Crafts & Trade
Basket Making & Beadwork
Among the arts and crafts practiced by the Indians, basket making was one at which the Maidu excelled. A rare and impressive collection is on display at the Plumas County Museum. Both coiled and twined baskets were created incorporating designs usually suggested by natural themes. Materials were gathered throughout the year from favorite locations, and much care was taken in their preparation. Parts of various species were used, primarily those of willow, red bud, yellow pine, bear grass, and bracken fern. Beadwork was another important craft with the Maidu. It was valued as a decoration as well as a medium of exchange to barter for other items.
Grassland Burning to Promote New Growth
Fires were set in the fall months when rains were sure to control them. The snags and brush around maple trees were burned to promote growth of new shoots for basketry. Fires set in grass and brushlands as well as in forests helped promote easier travel, hunting, and production of better crops of wild food plants.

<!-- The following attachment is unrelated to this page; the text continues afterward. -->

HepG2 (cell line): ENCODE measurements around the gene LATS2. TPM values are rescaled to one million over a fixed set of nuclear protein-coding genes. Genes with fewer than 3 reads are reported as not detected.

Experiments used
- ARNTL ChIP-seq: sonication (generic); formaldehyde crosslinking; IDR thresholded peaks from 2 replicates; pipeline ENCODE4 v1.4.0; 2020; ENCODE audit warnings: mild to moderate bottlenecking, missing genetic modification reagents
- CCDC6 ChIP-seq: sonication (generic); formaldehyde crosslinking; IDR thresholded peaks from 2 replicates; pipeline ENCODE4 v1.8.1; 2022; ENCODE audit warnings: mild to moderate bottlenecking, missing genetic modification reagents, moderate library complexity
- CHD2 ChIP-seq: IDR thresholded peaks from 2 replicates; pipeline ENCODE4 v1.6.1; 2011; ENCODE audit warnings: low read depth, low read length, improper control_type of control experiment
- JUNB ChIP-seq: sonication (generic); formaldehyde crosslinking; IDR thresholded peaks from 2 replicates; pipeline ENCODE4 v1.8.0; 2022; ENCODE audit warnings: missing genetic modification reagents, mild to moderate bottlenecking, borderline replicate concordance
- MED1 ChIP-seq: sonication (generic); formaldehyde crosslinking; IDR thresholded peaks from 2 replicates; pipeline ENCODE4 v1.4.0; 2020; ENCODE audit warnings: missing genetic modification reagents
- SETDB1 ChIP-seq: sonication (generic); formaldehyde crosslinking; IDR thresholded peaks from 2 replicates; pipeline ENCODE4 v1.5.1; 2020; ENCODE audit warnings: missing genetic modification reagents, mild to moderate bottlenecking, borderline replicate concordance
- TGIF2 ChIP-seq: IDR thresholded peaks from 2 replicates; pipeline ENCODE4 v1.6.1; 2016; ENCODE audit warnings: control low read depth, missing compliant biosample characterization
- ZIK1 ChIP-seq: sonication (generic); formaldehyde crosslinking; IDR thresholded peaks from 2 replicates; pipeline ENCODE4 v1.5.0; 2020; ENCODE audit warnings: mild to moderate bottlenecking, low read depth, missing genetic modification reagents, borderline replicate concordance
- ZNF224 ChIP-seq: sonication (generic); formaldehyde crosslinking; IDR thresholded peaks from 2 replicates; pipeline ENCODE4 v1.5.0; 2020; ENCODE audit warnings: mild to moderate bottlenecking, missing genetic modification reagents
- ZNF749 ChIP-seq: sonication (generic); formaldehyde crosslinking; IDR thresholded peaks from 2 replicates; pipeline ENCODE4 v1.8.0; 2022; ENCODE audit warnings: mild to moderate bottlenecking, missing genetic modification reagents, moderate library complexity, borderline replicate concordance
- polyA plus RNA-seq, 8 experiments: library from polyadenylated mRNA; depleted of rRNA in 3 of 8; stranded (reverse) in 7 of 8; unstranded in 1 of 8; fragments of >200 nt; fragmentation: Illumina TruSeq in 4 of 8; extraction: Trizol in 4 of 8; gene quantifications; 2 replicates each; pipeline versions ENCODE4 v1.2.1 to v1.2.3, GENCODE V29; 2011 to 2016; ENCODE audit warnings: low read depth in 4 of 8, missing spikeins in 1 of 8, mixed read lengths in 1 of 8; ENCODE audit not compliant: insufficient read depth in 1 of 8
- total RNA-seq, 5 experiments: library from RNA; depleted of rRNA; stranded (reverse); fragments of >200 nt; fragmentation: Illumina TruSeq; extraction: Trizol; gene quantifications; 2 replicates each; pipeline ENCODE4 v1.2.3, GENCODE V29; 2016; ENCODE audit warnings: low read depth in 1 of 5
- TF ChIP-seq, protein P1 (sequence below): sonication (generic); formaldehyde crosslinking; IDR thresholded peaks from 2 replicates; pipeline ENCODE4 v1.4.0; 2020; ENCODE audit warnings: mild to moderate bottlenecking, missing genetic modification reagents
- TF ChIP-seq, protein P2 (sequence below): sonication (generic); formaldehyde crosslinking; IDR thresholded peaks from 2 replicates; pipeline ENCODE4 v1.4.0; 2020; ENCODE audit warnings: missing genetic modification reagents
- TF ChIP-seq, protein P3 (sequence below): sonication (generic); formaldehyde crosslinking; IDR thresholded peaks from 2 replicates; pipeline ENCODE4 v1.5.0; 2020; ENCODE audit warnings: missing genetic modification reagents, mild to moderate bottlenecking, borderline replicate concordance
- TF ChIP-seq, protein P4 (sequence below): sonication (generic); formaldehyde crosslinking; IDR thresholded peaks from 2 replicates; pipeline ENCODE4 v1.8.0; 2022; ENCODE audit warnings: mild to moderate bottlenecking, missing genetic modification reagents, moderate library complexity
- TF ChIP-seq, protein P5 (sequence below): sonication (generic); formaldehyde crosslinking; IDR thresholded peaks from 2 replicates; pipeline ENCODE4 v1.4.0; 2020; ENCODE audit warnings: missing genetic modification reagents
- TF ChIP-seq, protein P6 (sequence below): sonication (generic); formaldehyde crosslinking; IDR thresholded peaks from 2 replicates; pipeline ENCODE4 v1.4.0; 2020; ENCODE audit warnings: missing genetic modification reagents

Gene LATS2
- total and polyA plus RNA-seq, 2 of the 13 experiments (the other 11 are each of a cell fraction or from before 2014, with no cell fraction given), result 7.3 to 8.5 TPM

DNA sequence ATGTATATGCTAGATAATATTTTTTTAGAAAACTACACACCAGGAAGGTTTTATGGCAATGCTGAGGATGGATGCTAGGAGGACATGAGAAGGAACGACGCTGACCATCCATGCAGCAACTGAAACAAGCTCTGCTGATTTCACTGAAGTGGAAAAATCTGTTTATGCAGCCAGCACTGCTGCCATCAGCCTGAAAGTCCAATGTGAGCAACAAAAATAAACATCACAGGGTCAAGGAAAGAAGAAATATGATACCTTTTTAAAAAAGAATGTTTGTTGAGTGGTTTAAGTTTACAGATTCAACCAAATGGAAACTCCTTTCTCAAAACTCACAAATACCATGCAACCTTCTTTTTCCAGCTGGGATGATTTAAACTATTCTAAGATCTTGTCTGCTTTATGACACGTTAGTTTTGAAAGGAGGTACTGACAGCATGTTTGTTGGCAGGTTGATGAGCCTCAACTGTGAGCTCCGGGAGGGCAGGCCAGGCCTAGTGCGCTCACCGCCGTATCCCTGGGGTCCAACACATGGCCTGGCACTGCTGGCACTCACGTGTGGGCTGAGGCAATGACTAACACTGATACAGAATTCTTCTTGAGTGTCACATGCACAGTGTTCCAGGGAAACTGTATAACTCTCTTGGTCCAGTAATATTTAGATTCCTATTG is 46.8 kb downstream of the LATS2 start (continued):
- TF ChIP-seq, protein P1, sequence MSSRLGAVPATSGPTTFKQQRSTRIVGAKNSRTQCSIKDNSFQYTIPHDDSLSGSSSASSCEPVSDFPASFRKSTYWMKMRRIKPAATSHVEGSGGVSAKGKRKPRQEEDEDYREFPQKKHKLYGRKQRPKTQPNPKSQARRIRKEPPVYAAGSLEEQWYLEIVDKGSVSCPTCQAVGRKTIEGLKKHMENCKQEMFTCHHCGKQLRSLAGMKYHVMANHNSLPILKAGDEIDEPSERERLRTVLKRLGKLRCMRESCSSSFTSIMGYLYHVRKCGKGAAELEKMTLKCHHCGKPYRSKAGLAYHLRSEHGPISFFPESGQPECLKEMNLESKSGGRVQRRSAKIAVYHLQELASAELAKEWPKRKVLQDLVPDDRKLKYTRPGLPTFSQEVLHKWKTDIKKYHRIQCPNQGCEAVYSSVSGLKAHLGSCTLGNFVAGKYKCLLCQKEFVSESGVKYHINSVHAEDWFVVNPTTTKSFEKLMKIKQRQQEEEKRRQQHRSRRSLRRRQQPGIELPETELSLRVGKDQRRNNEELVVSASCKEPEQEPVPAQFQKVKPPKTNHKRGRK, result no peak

Trails of Commerce
Commerce trails were numerous in Maidu country, and items of trade flowed freely over them. From the valley, beads reached the mountains, along with salmon, salt, and nuts of the digger pine. In turn, the mountaineers traded bows and arrows, deerskins, and sugar pine nuts, as well as acorns. Obsidian for arrows was obtained from the Achomawi to the north.
Resources Available on Northern Maidu
Numerous publications, photos, a video, and displays are available at the Plumas County Museum. If you have any questions or would like to learn more about the Northern Maidu of Plumas County, please call the Plumas County Museum at (530) 283-6320.